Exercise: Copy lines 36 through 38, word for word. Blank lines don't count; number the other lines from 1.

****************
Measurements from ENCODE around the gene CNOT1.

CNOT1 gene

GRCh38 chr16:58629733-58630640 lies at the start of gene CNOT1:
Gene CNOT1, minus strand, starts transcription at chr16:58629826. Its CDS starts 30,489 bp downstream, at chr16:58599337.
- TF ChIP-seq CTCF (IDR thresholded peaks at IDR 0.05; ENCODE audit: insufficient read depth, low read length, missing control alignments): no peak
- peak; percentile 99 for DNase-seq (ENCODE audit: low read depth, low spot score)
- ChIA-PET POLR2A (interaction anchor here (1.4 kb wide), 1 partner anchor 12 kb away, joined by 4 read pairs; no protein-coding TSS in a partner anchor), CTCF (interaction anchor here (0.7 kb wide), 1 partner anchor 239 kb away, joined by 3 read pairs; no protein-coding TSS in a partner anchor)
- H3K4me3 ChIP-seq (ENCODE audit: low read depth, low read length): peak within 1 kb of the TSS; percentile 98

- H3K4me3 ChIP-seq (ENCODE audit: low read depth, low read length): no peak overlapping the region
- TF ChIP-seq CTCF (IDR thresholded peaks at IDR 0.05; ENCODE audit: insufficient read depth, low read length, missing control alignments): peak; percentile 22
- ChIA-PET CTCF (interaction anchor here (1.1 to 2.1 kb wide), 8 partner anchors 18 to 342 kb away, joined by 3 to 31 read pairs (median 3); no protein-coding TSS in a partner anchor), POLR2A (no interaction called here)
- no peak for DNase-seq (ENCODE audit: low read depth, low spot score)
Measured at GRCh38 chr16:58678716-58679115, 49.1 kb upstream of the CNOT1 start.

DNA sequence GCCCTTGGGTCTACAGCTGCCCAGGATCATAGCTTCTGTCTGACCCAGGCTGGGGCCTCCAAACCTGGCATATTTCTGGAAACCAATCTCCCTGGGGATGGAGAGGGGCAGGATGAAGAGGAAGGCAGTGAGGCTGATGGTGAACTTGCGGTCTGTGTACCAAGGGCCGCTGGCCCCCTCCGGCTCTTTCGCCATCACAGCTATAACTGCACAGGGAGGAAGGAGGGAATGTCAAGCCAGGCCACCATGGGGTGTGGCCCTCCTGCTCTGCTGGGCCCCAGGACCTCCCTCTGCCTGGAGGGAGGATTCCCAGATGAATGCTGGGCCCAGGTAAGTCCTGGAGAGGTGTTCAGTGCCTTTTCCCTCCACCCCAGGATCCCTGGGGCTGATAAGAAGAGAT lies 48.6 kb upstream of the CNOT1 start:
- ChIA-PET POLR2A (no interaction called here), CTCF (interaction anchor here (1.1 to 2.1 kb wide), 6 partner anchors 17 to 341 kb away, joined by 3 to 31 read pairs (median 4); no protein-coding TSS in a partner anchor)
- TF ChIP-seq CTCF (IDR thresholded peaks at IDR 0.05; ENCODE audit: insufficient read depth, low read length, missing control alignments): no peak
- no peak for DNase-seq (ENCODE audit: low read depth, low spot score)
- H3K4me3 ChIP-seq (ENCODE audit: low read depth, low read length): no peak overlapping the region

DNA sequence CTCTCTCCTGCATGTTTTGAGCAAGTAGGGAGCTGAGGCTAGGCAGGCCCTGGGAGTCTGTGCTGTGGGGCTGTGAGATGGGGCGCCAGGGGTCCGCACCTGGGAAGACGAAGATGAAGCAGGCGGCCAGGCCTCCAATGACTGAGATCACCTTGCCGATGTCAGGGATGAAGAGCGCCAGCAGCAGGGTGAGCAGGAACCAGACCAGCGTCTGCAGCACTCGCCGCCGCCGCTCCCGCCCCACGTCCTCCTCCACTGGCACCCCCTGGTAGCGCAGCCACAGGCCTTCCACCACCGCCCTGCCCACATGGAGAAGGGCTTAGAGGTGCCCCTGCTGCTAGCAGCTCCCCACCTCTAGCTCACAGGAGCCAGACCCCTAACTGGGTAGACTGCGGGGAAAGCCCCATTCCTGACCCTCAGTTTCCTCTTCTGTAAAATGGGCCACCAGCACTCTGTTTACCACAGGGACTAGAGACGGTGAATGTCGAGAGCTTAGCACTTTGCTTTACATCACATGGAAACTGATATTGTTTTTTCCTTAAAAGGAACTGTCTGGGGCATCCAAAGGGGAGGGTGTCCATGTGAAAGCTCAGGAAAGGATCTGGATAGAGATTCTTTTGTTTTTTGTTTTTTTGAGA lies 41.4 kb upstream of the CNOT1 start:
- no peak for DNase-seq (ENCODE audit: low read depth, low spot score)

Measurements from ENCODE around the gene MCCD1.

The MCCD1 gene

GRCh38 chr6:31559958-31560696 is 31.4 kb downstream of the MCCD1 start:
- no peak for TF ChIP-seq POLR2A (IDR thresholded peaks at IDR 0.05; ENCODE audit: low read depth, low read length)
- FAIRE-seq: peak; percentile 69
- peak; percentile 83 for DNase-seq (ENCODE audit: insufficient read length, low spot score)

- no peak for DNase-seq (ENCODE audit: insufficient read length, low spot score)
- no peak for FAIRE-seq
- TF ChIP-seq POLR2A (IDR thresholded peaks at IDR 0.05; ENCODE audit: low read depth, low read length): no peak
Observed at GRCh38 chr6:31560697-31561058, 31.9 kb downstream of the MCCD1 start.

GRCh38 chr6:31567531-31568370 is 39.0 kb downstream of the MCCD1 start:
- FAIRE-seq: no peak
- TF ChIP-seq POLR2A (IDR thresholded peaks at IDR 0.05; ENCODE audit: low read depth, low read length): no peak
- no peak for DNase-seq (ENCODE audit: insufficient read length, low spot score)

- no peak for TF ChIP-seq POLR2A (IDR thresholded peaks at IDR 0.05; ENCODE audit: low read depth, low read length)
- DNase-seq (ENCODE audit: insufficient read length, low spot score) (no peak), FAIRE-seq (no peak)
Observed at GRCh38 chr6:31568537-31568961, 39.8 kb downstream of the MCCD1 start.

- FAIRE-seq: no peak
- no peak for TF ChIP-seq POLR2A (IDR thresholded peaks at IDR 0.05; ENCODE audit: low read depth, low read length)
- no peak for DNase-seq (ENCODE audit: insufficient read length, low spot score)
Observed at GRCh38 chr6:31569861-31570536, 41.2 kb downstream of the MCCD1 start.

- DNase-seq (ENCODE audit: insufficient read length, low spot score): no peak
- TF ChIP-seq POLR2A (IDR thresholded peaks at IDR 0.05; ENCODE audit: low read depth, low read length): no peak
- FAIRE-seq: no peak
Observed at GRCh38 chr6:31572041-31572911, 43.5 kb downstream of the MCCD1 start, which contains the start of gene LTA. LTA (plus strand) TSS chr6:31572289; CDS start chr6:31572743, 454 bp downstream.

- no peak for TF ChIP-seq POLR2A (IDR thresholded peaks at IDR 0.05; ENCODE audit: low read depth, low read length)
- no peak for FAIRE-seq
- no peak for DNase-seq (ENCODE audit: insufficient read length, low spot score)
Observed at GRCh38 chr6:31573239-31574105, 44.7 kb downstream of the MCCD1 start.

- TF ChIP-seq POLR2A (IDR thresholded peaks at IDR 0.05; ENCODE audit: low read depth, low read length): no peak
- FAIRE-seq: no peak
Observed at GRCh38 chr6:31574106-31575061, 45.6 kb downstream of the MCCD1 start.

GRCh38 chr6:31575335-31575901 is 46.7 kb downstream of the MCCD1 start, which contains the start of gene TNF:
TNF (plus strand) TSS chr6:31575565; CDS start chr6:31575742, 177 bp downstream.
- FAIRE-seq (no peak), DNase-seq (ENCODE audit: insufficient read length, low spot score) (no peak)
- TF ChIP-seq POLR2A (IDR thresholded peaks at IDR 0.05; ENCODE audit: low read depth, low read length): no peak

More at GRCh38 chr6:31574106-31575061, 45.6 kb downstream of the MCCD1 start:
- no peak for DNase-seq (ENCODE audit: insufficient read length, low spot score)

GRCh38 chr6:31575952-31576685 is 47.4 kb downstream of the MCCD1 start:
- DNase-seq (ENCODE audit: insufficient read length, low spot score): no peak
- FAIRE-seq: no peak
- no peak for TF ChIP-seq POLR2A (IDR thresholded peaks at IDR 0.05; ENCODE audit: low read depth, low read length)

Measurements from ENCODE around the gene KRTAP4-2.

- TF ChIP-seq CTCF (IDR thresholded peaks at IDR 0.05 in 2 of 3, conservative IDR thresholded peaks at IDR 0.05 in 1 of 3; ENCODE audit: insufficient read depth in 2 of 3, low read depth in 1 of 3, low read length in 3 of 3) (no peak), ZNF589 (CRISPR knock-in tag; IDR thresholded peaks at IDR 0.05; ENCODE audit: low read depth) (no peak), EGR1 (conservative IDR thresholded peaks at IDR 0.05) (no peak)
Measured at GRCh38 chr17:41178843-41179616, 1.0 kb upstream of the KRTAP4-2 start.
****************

- DNase-seq (ENCODE audit: insufficient read length, low spot score) (no peak), FAIRE-seq (no peak)
Observed at GRCh38 chr6:31568537-31568961, 39.8 kb downstream of the MCCD1 start.

- FAIRE-seq: no peak